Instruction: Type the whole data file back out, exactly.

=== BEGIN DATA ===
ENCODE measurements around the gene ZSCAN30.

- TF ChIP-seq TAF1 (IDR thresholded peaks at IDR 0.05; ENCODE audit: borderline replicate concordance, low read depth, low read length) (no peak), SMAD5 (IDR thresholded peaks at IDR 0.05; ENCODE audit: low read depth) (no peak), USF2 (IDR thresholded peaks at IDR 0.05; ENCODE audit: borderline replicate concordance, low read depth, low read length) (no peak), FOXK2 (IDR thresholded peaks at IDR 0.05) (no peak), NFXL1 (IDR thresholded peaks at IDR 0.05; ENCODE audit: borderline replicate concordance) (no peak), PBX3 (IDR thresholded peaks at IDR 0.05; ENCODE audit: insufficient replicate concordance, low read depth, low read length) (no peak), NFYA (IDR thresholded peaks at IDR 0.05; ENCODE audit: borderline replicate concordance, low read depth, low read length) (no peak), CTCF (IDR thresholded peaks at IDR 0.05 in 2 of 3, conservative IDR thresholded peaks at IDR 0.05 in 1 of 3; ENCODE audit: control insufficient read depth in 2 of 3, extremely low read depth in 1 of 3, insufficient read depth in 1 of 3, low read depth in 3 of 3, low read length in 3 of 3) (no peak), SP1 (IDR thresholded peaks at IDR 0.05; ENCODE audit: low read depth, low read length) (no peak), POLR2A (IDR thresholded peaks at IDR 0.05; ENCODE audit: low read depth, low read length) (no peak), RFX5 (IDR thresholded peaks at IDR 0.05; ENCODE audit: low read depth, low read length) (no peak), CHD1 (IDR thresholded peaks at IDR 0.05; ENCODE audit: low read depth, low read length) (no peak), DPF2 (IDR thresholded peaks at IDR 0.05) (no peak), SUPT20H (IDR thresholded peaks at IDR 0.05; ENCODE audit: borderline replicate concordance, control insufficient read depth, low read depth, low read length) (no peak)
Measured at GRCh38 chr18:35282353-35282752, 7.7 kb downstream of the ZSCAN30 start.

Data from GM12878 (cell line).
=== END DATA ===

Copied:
ENCODE measurements around the gene ZSCAN30.

- TF ChIP-seq TAF1 (IDR thresholded peaks at IDR 0.05; ENCODE audit: borderline replicate concordance, low read depth, low read length) (no peak), SMAD5 (IDR thresholded peaks at IDR 0.05; ENCODE audit: low read depth) (no peak), USF2 (IDR thresholded peaks at IDR 0.05; ENCODE audit: borderline replicate concordance, low read depth, low read length) (no peak), FOXK2 (IDR thresholded peaks at IDR 0.05) (no peak), NFXL1 (IDR thresholded peaks at IDR 0.05; ENCODE audit: borderline replicate concordance) (no peak), PBX3 (IDR thresholded peaks at IDR 0.05; ENCODE audit: insufficient replicate concordance, low read depth, low read length) (no peak), NFYA (IDR thresholded peaks at IDR 0.05; ENCODE audit: borderline replicate concordance, low read depth, low read length) (no peak), CTCF (IDR thresholded peaks at IDR 0.05 in 2 of 3, conservative IDR thresholded peaks at IDR 0.05 in 1 of 3; ENCODE audit: control insufficient read depth in 2 of 3, extremely low read depth in 1 of 3, insufficient read depth in 1 of 3, low read depth in 3 of 3, low read length in 3 of 3) (no peak), SP1 (IDR thresholded peaks at IDR 0.05; ENCODE audit: low read depth, low read length) (no peak), POLR2A (IDR thresholded peaks at IDR 0.05; ENCODE audit: low read depth, low read length) (no peak), RFX5 (IDR thresholded peaks at IDR 0.05; ENCODE audit: low read depth, low read length) (no peak), CHD1 (IDR thresholded peaks at IDR 0.05; ENCODE audit: low read depth, low read length) (no peak), DPF2 (IDR thresholded peaks at IDR 0.05) (no peak), SUPT20H (IDR thresholded peaks at IDR 0.05; ENCODE audit: borderline replicate concordance, control insufficient read depth, low read depth, low read length) (no peak)
Measured at GRCh38 chr18:35282353-35282752, 7.7 kb downstream of the ZSCAN30 start.

Data from GM12878 (cell line).